Similarly, by working with property developers and interest groups, Bernays helped shape public opinion on urban development, the expansion of residential areas, and architectural design choices. Using persuasion and manipulation techniques, he participated in a global movement that shaped people’s attitudes toward the triptych of concrete, cars, and oil.

At the Motorama exhibition at the World’s Fair in 1939 and 1940, millions of people saw the city of 1960 as General Motors had imagined it: a city where you could drive anywhere, anytime, without delay, with multilane expressways running right through the city.

It is against this backdrop that we need to understand the scope of contribution toward the transformation of cities that Charles-Édouard Jeanneret-Gris, known as Le Corbusier, has had. This Swiss architect, urban planner, and designer is considered to be the founder of modern architecture and provided a real impetus to architecture and urban planning. His life and work had a profound influence on the development of architecture in the twentieth century. Le Corbusier also played an important role as a writer and theorist. He published several influential works, including Towards a New Architecture (1931), which helped to shape architectural thinking and spread his ideas around the world.

Le Corbusier believed in the need to rationalize and organize urban space to improve its inhabitants’ quality of life. He proposed a radical vision of zoning, based on the strict functional separation of different urban activities. He believed that the successful city is the city that moves fast. For him, cities should be divided into distinct zones, each with a specific use. He promoted the idea of the Ville Radieuse (Radiant City), an idealized city where urban functions would be clearly separated: residential areas surrounded by green spaces, separate work and commercial areas, and well-defined transportation infrastructures. Le Corbusier’s vision of zoning was based on a functionalist and rationalist approach. He believed in the efficiency and convenience of separating urban activities, while striving for a modern aesthetic and clean architectural forms.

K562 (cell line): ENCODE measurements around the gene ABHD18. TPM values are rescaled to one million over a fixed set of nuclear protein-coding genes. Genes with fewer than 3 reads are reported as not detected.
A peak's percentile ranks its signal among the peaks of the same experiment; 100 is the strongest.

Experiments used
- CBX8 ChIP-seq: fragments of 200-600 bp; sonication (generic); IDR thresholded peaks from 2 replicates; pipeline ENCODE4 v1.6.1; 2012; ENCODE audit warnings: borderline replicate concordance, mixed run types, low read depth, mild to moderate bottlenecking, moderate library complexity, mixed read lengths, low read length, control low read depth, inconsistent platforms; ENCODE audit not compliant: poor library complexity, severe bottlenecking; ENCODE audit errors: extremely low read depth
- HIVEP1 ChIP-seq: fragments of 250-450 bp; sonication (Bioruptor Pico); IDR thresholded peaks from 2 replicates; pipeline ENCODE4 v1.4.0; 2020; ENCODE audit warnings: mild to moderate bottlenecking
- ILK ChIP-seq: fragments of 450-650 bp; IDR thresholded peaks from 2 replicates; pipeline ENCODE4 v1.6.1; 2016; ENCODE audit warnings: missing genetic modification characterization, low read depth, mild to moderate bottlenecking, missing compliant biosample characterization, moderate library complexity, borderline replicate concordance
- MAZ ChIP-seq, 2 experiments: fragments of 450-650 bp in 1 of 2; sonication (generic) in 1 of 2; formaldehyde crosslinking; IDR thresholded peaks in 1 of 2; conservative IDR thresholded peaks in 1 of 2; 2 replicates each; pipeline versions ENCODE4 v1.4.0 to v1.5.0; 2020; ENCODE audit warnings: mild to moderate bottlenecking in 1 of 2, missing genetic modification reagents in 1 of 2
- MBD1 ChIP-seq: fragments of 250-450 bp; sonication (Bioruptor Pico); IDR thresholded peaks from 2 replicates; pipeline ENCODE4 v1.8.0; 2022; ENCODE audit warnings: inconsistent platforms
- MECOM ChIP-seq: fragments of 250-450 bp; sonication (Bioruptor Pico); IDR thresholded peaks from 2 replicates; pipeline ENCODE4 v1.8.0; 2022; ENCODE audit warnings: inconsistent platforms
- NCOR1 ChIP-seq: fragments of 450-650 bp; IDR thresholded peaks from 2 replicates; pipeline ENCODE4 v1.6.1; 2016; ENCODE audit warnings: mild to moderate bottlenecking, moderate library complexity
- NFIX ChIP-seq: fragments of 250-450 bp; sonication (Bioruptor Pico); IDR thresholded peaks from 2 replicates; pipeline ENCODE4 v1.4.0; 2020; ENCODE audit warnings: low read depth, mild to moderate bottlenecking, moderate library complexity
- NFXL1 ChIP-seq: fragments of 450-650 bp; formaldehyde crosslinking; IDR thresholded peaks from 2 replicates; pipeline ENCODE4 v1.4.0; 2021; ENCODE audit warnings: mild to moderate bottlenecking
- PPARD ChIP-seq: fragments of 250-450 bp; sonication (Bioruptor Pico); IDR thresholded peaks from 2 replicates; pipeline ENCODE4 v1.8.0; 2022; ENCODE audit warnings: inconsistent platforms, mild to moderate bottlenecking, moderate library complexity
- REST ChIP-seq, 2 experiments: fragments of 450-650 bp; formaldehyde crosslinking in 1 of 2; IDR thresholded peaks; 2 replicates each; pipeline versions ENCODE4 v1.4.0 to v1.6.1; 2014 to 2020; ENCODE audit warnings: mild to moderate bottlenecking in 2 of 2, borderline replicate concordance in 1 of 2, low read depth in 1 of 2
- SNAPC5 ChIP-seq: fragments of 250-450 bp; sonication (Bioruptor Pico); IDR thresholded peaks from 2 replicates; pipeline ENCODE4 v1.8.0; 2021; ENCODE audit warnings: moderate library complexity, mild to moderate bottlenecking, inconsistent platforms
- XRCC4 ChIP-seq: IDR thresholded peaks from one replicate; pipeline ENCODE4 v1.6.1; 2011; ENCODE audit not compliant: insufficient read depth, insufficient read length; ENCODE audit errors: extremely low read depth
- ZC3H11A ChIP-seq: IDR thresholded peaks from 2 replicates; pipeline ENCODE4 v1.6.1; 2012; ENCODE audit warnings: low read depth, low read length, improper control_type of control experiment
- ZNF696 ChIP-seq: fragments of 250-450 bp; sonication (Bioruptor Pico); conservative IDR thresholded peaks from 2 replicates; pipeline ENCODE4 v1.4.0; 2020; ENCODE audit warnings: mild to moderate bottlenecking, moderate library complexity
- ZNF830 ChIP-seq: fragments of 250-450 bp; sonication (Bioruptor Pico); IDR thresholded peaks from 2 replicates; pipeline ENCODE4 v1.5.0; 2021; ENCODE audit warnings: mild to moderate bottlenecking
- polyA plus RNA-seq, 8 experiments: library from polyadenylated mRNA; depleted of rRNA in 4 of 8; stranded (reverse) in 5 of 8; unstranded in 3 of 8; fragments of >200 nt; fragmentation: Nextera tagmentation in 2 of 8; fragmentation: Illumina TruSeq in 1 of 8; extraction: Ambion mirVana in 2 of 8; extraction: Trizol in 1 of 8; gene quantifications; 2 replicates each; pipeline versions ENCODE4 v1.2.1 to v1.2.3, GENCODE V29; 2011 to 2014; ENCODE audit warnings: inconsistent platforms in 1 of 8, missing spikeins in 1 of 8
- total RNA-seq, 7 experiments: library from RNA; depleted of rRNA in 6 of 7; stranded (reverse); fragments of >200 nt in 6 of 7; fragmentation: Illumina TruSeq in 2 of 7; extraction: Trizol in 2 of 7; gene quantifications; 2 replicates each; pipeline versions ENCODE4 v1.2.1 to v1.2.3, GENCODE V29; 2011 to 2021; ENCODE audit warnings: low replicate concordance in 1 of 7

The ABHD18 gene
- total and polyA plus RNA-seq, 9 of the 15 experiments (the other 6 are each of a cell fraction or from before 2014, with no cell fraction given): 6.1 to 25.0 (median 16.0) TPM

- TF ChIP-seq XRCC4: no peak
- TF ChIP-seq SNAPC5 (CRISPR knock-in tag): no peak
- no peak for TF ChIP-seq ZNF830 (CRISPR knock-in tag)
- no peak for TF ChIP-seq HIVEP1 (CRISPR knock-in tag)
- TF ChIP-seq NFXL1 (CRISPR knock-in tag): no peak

Thanks to his fame and influence, Le Corbusier was able to include his ideas and vision of urban planning in the Athens Charter. His functionalist ideas and his desire to rationalize and organize urban space were key elements in his contribution, which went on to transform urban organization around the world. Le Corbusier participated in the drafting of the Athens Charter thanks to his role as a major architect and urban planner in the inter-war period. His experience in the design of modernist buildings and his innovative vision of urban planning earned him a prominent place in the Congrès International d’Architecture Moderne (CIAM, or International Congress of Modern Architecture), an organization founded in 1928 that sought to promote modern architecture and influence urban planning practices.